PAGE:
Daniel Lippman discussed living in Washington during the Covid-19 crisis and how the pandemic could impact the city’s future with Charles F. McElwee, assistant editor of City Journal. Lippman is a reporter covering the White House and Washington for Politico and previously coauthored Politico Playbook for five years. Before joining Politico, he was a reporter for the Wall Street Journal in New York and has also written for McClatchy Newspapers and Reuters. He regularly appears on CNN, MSNBC, and other outlets.
How would you describe Washington during the Covid-19 crisis?
During this wild time, Washington is a hub of (mostly virtual) activity while also being almost completely physically shut down. A number of White House staffers and senior leaders of Cabinet departments still go into work every day, or a few days a week, to deal with the pandemic. Some reporters have gone to Capitol Hill; they rotate in going to the White House for those famous daily briefings, though the New York Times and the Washington Post don’t attend them anymore. The odd thing is that, aside from bars, restaurants, and other service industries, the city’s political-media economy will be just fine, since government always stays in business. There’s a huge demand for political intelligence and lobbying work because companies are eager to get some of the trillions of dollars that the government is injecting into the economy.
Could the crisis change how Washington professionals socialize and network?
Personal relationships are how Washington works and how business gets done for politicians, reporters, and the lobbying and PR crowd. In the long run, I don’t think that the coronavirus will change much about how Washingtonians interact with one another—once we have more widespread testing, treatment, and ultimately a vaccine. D.C. people still want to meet at parties and in one-on-one settings to exchange information and gossip. A virus can’t stop that, though as I’ve chronicled, Washington’s social life shut down in early March and doesn’t show any sign of coming back for a while. Getting back to normal is contingent on a vaccine, and that probably won’t be available until 2021.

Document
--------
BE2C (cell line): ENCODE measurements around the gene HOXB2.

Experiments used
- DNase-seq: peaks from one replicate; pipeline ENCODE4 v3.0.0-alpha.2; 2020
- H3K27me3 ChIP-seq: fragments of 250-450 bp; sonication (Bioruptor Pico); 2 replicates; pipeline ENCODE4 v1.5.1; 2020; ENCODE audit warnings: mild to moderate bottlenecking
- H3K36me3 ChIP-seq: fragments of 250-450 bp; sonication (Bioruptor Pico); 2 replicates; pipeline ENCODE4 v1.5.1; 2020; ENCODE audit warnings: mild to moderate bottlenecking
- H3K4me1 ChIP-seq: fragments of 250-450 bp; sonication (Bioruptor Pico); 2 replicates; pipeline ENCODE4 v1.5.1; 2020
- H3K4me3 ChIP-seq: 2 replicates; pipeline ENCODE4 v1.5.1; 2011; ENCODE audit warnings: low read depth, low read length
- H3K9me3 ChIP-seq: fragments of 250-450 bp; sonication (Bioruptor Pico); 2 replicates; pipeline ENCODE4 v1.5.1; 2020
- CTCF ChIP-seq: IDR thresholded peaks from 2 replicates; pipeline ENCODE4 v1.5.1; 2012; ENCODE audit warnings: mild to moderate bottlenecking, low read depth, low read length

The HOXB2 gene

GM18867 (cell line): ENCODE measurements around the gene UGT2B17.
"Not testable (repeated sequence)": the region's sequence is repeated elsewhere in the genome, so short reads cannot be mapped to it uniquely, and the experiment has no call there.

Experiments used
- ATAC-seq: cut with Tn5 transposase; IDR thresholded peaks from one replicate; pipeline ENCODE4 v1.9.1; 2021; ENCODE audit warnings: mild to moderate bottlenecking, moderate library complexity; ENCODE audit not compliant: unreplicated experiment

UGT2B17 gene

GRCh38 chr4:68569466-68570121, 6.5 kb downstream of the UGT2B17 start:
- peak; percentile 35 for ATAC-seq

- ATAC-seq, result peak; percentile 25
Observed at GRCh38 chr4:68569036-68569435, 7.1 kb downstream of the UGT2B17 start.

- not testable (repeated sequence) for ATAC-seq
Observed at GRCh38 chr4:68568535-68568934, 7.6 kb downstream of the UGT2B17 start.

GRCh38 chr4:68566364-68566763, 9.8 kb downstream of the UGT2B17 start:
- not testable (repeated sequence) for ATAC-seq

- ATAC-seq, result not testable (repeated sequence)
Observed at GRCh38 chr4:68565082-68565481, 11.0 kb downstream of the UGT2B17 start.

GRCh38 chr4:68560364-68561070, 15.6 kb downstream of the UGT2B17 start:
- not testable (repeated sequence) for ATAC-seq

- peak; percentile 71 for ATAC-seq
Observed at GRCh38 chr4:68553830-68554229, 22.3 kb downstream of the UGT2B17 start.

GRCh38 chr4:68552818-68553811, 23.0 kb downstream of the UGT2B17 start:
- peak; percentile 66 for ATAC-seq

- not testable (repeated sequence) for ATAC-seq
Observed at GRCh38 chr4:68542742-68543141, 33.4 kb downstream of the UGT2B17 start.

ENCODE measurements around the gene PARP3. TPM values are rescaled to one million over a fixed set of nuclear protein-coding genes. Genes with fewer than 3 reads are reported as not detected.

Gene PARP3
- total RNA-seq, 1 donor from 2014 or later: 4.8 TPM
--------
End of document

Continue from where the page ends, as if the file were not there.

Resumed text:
Could the crisis change how people work in Washington?
Fewer people will feel the obligation to go into work every day because the pandemic has shown that many employees can work from home. In the last few weeks, for example, I’ve never been busier, though I’m working from my apartment (with occasional trips to the White House for nightly briefings) instead of bopping around D.C. like I usually do. When people do go back to work, large meetings will be frowned upon for the time being because companies don’t want to risk having their employees get infected. A lot of work in Washington is done over meals and drinks, so there will be competition for reservations once D.C. reopens. Expectations are that those establishments will initially operate at only 50 percent capacity.
What could be the long-term impact of this crisis on local journalism?
Because of the economic downturn and loss of ad dollars, the pandemic has been devastating for local journalists. In a time when news is needed more than ever, especially in underserved communities, there have been many layoffs, furloughs, and pay cuts for journalists. This means that reporters can’t be as effective in holding local politicians and leaders accountable for the response to Covid-19, which hurts everyone. It’s also hard to rebuild local journalism after it’s been sharply degraded.
What is an overlooked trend during the pandemic and lockdown?
I think the crisis has made Americans kinder to one another and more empathetic. We’re all going through this pandemic together and want what’s best for our country. I can’t tell you how many messages I’ve gotten where someone tells me: “hope you’re staying safe.” So hopefully the rebirth of kindness during a politically charged time will be a legacy that endures.
Photo by Drew Angerer/Getty Images